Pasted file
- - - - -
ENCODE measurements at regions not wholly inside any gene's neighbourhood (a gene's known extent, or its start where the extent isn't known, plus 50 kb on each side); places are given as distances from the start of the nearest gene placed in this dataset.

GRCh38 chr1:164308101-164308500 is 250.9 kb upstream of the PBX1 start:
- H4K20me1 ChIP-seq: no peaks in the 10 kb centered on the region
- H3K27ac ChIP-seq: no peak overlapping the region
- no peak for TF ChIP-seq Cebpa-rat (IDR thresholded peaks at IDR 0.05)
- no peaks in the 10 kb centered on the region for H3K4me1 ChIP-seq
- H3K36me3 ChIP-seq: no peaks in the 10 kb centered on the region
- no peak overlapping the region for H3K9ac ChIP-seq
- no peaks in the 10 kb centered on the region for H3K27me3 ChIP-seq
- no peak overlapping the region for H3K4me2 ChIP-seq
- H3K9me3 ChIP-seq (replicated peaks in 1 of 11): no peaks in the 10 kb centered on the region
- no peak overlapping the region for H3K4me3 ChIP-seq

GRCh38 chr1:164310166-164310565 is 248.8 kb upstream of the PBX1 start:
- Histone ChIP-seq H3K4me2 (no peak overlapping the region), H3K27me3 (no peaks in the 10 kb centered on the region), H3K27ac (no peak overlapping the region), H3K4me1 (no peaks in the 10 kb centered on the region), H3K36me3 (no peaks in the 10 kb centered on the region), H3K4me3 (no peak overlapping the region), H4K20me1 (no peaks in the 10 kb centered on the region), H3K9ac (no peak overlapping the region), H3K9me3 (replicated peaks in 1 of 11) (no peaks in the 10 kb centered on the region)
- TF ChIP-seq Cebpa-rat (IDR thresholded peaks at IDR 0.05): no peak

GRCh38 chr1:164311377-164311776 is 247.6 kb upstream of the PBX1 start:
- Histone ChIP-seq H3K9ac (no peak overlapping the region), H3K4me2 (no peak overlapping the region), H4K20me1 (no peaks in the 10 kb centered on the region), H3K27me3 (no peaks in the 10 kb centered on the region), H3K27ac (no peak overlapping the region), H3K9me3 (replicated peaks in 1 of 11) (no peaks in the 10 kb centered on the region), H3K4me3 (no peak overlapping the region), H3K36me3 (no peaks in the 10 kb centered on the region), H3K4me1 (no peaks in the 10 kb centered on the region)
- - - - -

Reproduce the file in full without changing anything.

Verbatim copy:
ENCODE measurements at regions not wholly inside any gene's neighbourhood (a gene's known extent, or its start where the extent isn't known, plus 50 kb on each side); places are given as distances from the start of the nearest gene placed in this dataset.

GRCh38 chr1:164308101-164308500 is 250.9 kb upstream of the PBX1 start:
- H4K20me1 ChIP-seq: no peaks in the 10 kb centered on the region
- H3K27ac ChIP-seq: no peak overlapping the region
- no peak for TF ChIP-seq Cebpa-rat (IDR thresholded peaks at IDR 0.05)
- no peaks in the 10 kb centered on the region for H3K4me1 ChIP-seq
- H3K36me3 ChIP-seq: no peaks in the 10 kb centered on the region
- no peak overlapping the region for H3K9ac ChIP-seq
- no peaks in the 10 kb centered on the region for H3K27me3 ChIP-seq
- no peak overlapping the region for H3K4me2 ChIP-seq
- H3K9me3 ChIP-seq (replicated peaks in 1 of 11): no peaks in the 10 kb centered on the region
- no peak overlapping the region for H3K4me3 ChIP-seq

GRCh38 chr1:164310166-164310565 is 248.8 kb upstream of the PBX1 start:
- Histone ChIP-seq H3K4me2 (no peak overlapping the region), H3K27me3 (no peaks in the 10 kb centered on the region), H3K27ac (no peak overlapping the region), H3K4me1 (no peaks in the 10 kb centered on the region), H3K36me3 (no peaks in the 10 kb centered on the region), H3K4me3 (no peak overlapping the region), H4K20me1 (no peaks in the 10 kb centered on the region), H3K9ac (no peak overlapping the region), H3K9me3 (replicated peaks in 1 of 11) (no peaks in the 10 kb centered on the region)
- TF ChIP-seq Cebpa-rat (IDR thresholded peaks at IDR 0.05): no peak

GRCh38 chr1:164311377-164311776 is 247.6 kb upstream of the PBX1 start:
- Histone ChIP-seq H3K9ac (no peak overlapping the region), H3K4me2 (no peak overlapping the region), H4K20me1 (no peaks in the 10 kb centered on the region), H3K27me3 (no peaks in the 10 kb centered on the region), H3K27ac (no peak overlapping the region), H3K9me3 (replicated peaks in 1 of 11) (no peaks in the 10 kb centered on the region), H3K4me3 (no peak overlapping the region), H3K36me3 (no peaks in the 10 kb centered on the region), H3K4me1 (no peaks in the 10 kb centered on the region)